Wooden Enterprise D (Aligning decks)

January 01, 2024

With New Years, a large part of my anxiety is gone now. I don’t expect you to understand, but I’m a Grinch… Helloween is the entrypoint of my anxiety phase, which only ends when the last person has finished shootin fireworks in the are.

I did not party yesterday. Instead, I worked on this project. I have set up tools to extract templates from my master file. And I have created a 3d model. Let me show you.

My sources

At https://gitlab.com/nknapp/wooden-enterprise-d, you can now have a look at my source-files. The file deck-master/all-deck-outlines.svg contains all the tracing work I have done so far.

For reasons of legal uncertainty, I have not included the blueprints itself in the repo. Instead, there is a tool to download them. If you want to have a look for yourself, read the README…

What did I do?

Remember the deck-outline shown in my last blogpost? I put them all over each other, aligned on their vertical shafts.

All decks

Well, it turned out the markers were not exactly in the same place. I noticed that when I had more then one reference point. Thats was to be expected hower. The plans were never made for this purpose and some of the error was due to my manual work as well, I suppose.

But when I cut the decks from wood, it is better to have exact orienation points, so I manually moved the markers on top of each other. In the following image, there seems to be only on “G” marker, but in reality there are many. Just at the same place.

Vertical shaft G

I also moved every deck into its own layer, at least in all-decks-overlay. This makes it easier to work with, because I can hide and show different decks.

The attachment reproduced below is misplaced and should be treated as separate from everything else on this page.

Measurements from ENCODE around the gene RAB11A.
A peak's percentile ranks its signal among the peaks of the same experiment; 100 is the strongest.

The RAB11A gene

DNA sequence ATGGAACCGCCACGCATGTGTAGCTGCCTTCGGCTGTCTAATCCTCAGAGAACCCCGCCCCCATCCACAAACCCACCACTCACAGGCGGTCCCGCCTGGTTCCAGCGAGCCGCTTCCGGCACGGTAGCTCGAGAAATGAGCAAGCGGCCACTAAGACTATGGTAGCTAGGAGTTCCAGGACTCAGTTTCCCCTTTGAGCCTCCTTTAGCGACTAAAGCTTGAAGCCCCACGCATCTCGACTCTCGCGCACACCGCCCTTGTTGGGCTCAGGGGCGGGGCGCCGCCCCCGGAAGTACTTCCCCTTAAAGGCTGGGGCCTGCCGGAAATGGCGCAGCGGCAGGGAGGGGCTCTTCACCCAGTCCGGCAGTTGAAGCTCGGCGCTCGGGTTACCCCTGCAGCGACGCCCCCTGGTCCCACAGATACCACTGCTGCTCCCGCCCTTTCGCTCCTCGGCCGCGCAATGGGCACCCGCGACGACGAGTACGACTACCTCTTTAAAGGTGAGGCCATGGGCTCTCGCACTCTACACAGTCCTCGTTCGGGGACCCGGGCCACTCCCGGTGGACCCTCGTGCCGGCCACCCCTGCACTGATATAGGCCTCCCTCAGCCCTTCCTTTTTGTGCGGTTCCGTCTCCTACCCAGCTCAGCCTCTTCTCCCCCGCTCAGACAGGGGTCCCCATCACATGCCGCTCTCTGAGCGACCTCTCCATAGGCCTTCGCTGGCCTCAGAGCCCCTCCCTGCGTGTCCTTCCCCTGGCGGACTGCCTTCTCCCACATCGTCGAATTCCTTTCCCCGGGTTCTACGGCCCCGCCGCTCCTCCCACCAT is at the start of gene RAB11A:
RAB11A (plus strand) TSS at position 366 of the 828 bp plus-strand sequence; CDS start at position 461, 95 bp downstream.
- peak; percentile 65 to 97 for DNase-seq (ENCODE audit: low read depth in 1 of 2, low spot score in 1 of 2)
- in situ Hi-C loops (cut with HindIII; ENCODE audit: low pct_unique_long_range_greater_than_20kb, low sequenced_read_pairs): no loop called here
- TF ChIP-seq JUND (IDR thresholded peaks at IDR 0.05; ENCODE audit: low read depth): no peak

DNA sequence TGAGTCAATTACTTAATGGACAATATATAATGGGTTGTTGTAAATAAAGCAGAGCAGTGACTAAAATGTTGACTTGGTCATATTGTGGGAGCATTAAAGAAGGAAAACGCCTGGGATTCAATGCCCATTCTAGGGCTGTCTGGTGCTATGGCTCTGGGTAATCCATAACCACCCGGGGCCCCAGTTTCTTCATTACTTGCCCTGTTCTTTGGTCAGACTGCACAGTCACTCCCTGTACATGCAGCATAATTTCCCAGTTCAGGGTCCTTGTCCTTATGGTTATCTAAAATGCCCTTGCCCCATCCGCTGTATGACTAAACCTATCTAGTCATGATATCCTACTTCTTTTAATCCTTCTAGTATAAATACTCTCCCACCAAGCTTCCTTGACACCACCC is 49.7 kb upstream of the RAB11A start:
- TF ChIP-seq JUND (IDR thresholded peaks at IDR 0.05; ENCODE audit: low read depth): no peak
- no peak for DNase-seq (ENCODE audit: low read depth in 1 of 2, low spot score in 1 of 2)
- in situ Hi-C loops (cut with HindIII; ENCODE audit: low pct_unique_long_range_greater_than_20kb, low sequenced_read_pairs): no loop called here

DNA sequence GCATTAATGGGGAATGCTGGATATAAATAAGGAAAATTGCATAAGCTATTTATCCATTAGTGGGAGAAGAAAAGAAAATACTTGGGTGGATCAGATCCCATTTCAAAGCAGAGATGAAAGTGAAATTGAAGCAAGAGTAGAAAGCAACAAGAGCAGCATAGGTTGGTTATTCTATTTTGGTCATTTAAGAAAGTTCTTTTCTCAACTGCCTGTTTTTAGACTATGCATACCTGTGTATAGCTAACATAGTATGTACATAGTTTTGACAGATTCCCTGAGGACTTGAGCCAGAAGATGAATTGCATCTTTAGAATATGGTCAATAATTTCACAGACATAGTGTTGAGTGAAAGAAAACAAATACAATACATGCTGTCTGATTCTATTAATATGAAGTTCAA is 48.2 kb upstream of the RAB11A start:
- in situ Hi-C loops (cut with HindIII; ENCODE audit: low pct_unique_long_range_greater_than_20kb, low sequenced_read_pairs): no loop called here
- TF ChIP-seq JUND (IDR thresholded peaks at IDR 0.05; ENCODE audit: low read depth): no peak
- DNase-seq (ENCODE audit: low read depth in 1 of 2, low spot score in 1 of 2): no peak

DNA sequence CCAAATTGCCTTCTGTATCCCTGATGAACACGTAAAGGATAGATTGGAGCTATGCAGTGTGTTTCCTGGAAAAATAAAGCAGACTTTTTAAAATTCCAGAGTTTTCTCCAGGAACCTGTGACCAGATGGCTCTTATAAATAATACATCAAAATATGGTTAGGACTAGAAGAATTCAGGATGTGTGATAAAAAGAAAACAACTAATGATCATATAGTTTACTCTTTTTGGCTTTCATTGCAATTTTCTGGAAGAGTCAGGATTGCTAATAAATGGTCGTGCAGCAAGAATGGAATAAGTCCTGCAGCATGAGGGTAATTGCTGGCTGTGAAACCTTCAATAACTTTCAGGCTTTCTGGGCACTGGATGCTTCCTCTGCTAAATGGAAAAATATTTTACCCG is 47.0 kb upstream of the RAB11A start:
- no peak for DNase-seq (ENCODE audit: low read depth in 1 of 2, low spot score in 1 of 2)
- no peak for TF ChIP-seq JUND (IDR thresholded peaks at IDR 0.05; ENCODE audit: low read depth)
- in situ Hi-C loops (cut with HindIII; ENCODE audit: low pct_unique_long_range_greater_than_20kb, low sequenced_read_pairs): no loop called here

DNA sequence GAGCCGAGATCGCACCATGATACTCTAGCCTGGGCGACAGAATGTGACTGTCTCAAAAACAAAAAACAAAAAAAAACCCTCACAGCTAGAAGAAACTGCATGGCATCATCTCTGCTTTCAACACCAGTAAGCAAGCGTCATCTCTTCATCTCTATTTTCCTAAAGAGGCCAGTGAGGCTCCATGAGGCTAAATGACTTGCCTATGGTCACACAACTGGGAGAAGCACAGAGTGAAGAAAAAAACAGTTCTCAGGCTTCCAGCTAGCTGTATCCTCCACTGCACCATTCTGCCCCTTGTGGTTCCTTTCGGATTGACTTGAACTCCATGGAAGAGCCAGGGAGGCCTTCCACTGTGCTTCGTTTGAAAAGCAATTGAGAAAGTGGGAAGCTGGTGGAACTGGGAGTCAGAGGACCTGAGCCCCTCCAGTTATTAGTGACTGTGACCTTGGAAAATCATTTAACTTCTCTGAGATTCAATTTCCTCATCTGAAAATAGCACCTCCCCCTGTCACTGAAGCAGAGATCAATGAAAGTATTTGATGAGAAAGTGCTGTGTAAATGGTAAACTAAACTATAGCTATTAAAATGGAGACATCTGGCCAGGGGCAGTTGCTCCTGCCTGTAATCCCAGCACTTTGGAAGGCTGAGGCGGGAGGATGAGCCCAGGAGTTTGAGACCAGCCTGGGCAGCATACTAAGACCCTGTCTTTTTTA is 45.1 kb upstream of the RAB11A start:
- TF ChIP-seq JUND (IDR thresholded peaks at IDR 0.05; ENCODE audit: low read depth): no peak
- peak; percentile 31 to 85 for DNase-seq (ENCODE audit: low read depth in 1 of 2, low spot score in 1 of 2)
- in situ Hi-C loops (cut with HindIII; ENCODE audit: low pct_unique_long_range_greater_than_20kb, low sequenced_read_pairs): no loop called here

The 3D Model

Also in my repository is a project that renders those layers with Three.js. I have created some helper scripts that extract all layers containing numbers and stores them in separate SVG files. The 3d model app then loads those using Three.js SVGLoader, applies a 4mm extrusion and uses an ArcballControls for interactivity. It does not look ready for cinema, but it shows that if I succeed in assembling the decks the same way, it will probably have roughly the correct shape.

This model is interactive:

  • Left mouse button rorates the model
  • Right mouse button moves the model.
  • Mouse-wheel goes in and out

Full screen version

New challenges:

I discovered some new challenges.

  1. The parts holding the warp nacelles need to be bent up by 90 degrees. I found some youtube videos on how to bend wood. I will try this out.
  2. I am a bit concerned about the overall integrity of the model. I want to put LEDs inside, so there needs to be space. But it also needs to be stable. Let’s see how this turns out.
  3. I don’t know how warm LEDs will become. Maybe I need some system to transport the heat away from the inside.

But in the next post, I will first try to transfer the deck-outline onto wood and cut it.

See you then.

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Written by Nils Knappmeier who has been a full-time web-developer since 2006, programming since he was 10 years old.